Environmentalists and volunteers tackle invasive plants in Lethbridge river valley

Environmentalists and volunteers tackle invasive plants in Old Man River valley
A group of over 40 environmentalists and volunteers made their way to the Elizabeth Hall Wetlands Thursday night to tackle an invasive plant issue. Matt Battochio explains.

Local organizers are calling it the largest weed pull they’ve ever seen. Over 40 southern Albertans descended on the Elizabeth Hall Wetlands Thursday night to rid the river valley of a serious threat. The Helen Schuler Nature Centre, Parks Canada Officials, and a large group of volunteers took part.

“The best thing we can do is identify the problem, have an early detection, and rapid response,” said Curtis Goodman, a resource development co-ordinator at the Helen Schuler Nature Centre.

On top of the hit list: Spotted and Diffuse Knapweed. The invasive species can alter the chemistry of soil and cause major damage to the area.

“The native plants can no longer compete. Think of it like chemical warfare,” Goodman said. “There are jurisdictions throughout southern Alberta and Montana, and even southern B.C., where you can go places and see nothing but knapweed.”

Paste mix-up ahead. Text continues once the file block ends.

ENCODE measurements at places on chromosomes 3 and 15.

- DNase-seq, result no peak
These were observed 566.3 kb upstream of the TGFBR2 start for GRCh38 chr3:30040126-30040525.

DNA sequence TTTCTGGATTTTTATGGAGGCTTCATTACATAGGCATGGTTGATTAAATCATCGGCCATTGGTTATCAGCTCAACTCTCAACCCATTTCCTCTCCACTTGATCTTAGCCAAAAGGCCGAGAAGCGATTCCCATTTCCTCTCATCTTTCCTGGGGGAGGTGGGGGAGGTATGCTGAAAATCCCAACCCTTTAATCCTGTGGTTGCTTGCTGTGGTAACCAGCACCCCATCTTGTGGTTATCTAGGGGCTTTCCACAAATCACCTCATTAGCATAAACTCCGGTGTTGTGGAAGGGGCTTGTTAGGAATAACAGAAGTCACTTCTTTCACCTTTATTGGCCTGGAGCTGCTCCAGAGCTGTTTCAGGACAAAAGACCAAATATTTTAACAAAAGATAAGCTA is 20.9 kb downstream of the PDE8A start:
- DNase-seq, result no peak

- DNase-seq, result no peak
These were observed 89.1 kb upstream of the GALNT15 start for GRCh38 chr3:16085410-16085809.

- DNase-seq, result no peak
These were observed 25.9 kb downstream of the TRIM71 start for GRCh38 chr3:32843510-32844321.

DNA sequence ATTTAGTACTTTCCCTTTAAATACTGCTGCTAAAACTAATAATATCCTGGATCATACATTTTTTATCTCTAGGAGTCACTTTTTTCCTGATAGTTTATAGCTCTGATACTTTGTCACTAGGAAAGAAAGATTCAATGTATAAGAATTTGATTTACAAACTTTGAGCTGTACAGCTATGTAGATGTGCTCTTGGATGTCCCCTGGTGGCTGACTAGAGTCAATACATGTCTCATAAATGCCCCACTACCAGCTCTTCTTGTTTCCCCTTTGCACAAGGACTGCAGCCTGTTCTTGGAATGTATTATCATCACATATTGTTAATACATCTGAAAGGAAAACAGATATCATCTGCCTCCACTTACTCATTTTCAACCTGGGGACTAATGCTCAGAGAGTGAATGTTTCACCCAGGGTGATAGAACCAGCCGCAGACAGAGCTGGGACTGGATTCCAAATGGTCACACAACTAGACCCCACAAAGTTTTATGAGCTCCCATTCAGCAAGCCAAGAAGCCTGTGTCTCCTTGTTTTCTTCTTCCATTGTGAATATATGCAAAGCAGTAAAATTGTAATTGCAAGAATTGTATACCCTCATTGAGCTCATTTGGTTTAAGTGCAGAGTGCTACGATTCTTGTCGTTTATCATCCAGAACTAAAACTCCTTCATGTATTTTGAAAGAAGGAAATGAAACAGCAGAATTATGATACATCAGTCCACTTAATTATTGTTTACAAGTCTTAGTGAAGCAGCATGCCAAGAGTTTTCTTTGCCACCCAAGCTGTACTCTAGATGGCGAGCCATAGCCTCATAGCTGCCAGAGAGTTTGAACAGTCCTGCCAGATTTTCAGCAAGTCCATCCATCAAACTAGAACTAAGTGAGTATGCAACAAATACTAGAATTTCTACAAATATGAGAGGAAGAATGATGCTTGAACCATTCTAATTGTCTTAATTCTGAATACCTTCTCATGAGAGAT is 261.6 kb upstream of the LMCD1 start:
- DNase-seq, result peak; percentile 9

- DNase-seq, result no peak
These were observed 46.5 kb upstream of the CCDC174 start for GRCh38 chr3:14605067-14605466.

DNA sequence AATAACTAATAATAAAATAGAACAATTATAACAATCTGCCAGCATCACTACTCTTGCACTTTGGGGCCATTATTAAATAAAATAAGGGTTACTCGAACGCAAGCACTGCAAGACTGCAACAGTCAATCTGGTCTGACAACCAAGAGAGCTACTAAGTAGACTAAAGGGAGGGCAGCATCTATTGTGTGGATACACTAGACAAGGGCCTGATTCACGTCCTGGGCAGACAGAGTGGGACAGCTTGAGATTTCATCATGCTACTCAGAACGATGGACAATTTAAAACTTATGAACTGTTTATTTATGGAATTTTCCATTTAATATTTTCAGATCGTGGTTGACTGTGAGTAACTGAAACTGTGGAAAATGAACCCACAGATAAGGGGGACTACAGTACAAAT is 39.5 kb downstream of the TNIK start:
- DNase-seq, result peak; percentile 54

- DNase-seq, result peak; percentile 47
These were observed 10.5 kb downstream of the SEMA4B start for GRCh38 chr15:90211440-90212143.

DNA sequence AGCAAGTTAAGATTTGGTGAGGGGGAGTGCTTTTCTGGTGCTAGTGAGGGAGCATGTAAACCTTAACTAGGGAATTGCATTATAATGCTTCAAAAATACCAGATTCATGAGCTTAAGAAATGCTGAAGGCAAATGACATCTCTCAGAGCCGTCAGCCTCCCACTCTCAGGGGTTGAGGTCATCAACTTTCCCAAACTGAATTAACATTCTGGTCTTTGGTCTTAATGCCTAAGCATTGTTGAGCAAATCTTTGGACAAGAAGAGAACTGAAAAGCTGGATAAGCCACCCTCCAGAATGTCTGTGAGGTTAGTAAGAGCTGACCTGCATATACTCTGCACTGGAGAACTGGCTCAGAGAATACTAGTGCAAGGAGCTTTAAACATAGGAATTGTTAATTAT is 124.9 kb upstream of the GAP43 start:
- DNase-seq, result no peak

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Fortunately in Lethbridge, the problem has been identified early enough to stop a knapweed takeover. The dozens of volunteers were more than ready to help out.

“The environment and wildlife in the area is pretty important to me,” volunteer Fay Blackmore said. “I care a lot about preserving the natural balance of the coulees.”

The night holds special significance for Jacky Hall-Buckland. She is the daughter of Elizabeth Hall, who the wetlands are named after.

“It’s something that’s important. The park is of course named after my mom,” Hall-Buckland said. “It’s really nice to be able to get rid of the weeds.”

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In total, the group pulled 41 bags of knapweed out of the Elizabeth Hall Wetlands. The hope is this weed pull is just the start, and the awareness raised will help stop the spreading of invasive plants in the area.